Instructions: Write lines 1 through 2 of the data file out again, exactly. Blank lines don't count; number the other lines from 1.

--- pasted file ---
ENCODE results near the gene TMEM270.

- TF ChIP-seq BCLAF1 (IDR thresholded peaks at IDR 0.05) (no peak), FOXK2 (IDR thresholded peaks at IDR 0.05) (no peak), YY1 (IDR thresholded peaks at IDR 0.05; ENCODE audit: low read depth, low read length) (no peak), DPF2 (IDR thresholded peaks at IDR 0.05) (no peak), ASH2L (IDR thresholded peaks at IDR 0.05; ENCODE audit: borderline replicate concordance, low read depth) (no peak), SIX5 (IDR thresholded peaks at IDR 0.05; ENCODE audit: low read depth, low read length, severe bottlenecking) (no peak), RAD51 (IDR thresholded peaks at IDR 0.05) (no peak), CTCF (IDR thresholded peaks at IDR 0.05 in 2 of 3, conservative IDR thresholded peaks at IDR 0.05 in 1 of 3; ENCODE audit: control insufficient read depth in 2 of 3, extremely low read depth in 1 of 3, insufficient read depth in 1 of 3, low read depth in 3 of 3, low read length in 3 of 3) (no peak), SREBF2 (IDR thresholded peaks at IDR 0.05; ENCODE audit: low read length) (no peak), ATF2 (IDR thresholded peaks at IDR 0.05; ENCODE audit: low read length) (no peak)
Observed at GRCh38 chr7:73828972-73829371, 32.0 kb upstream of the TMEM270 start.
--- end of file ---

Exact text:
ENCODE results near the gene TMEM270.

- TF ChIP-seq BCLAF1 (IDR thresholded peaks at IDR 0.05) (no peak), FOXK2 (IDR thresholded peaks at IDR 0.05) (no peak), YY1 (IDR thresholded peaks at IDR 0.05; ENCODE audit: low read depth, low read length) (no peak), DPF2 (IDR thresholded peaks at IDR 0.05) (no peak), ASH2L (IDR thresholded peaks at IDR 0.05; ENCODE audit: borderline replicate concordance, low read depth) (no peak), SIX5 (IDR thresholded peaks at IDR 0.05; ENCODE audit: low read depth, low read length, severe bottlenecking) (no peak), RAD51 (IDR thresholded peaks at IDR 0.05) (no peak), CTCF (IDR thresholded peaks at IDR 0.05 in 2 of 3, conservative IDR thresholded peaks at IDR 0.05 in 1 of 3; ENCODE audit: control insufficient read depth in 2 of 3, extremely low read depth in 1 of 3, insufficient read depth in 1 of 3, low read depth in 3 of 3, low read length in 3 of 3) (no peak), SREBF2 (IDR thresholded peaks at IDR 0.05; ENCODE audit: low read length) (no peak), ATF2 (IDR thresholded peaks at IDR 0.05; ENCODE audit: low read length) (no peak)